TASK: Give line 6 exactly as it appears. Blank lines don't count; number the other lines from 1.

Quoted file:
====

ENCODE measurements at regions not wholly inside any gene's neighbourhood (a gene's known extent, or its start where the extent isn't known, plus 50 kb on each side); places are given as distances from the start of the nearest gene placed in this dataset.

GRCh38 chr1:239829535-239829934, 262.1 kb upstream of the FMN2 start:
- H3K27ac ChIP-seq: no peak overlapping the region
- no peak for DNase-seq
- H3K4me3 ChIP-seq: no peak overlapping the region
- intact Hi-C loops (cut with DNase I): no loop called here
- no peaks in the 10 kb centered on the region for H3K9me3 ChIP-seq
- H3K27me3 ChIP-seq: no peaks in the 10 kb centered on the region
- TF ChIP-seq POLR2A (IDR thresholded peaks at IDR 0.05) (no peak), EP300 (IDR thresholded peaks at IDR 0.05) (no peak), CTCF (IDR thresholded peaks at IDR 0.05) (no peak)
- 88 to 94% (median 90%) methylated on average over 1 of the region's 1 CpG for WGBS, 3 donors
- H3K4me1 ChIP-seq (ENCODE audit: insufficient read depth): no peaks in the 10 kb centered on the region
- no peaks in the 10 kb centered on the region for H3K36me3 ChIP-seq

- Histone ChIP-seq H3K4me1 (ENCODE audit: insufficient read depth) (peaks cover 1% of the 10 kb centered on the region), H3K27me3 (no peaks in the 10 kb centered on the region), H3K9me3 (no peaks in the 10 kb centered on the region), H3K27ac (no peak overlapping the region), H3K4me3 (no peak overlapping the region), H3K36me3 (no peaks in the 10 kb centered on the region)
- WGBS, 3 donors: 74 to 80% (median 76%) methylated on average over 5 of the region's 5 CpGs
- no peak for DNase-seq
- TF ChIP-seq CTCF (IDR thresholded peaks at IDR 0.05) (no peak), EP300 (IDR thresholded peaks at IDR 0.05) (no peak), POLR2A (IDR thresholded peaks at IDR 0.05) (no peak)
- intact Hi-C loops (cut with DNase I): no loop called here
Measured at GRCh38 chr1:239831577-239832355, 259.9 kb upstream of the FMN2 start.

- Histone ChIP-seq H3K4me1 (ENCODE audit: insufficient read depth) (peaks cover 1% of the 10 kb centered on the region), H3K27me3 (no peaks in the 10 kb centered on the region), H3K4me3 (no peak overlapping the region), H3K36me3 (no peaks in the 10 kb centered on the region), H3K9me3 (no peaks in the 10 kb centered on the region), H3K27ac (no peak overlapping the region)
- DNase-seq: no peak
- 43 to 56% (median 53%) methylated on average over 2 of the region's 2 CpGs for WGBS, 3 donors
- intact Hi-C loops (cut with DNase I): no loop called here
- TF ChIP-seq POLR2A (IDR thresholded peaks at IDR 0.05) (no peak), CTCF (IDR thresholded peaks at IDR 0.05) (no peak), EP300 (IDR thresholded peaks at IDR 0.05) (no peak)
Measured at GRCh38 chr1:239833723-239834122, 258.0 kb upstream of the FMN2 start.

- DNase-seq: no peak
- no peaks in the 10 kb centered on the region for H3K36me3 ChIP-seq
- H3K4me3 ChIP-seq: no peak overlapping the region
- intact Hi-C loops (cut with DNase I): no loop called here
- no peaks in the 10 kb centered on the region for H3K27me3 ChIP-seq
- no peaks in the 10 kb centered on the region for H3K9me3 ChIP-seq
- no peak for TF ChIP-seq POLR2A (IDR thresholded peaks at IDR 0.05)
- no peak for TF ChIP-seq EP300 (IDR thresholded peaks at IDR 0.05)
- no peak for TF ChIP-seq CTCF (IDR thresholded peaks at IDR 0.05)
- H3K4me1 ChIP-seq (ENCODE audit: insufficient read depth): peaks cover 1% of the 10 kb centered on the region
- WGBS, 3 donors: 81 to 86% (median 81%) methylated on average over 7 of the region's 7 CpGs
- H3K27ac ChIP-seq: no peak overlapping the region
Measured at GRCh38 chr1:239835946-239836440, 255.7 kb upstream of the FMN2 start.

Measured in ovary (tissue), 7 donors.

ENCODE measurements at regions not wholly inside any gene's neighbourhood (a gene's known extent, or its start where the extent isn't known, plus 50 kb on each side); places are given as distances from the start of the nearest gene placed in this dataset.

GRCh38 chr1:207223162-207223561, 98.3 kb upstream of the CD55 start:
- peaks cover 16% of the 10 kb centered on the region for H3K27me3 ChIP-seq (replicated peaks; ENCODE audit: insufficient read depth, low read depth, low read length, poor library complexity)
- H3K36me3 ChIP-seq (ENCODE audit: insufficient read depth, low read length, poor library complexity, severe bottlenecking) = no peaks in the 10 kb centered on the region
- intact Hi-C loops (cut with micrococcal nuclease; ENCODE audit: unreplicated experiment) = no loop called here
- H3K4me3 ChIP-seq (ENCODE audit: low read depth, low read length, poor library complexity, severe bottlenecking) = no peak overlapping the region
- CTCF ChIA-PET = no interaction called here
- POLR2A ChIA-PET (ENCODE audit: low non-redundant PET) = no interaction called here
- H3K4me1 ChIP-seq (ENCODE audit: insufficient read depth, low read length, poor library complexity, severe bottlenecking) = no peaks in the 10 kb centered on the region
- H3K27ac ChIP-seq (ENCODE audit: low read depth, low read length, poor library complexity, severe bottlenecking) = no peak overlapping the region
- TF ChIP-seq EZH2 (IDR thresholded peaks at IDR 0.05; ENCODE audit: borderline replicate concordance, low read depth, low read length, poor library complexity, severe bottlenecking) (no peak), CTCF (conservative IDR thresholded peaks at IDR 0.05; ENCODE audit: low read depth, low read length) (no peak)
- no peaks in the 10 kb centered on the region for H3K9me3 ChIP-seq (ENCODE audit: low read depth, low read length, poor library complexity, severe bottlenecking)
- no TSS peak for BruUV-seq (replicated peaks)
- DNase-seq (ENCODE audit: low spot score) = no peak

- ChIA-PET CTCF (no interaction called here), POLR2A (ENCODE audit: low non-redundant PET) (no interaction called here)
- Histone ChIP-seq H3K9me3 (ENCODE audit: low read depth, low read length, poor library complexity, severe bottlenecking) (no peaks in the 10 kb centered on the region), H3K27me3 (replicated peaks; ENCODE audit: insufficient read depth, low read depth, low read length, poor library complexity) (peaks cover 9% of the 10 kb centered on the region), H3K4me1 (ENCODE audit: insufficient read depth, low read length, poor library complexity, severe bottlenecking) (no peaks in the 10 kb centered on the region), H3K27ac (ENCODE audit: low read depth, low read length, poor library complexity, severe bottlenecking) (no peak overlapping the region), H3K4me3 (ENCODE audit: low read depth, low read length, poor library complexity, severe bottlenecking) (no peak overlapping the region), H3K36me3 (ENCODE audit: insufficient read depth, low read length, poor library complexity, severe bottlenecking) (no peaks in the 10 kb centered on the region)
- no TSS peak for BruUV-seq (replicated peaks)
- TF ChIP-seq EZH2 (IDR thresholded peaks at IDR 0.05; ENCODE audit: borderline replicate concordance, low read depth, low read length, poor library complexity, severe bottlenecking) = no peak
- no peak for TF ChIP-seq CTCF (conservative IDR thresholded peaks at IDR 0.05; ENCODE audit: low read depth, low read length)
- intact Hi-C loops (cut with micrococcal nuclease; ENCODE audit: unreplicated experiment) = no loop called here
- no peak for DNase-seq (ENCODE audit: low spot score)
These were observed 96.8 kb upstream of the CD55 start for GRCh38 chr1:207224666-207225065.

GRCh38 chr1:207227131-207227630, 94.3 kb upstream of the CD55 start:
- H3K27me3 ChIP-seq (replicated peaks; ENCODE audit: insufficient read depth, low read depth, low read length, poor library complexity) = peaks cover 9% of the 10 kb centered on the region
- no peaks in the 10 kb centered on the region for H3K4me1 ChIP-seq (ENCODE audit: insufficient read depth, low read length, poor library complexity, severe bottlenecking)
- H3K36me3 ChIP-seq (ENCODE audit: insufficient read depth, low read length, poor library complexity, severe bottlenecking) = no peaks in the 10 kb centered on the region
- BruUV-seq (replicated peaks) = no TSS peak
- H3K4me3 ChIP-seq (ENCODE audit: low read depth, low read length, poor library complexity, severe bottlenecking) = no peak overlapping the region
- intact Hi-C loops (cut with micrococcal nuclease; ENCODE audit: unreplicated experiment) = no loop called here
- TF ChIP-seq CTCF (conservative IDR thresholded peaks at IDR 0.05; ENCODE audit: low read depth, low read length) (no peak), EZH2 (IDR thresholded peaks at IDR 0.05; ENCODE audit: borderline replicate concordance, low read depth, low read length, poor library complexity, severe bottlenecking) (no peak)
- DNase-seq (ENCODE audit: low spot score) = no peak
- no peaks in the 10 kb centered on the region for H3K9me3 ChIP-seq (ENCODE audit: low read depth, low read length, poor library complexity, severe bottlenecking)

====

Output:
- intact Hi-C loops (cut with DNase I): no loop called here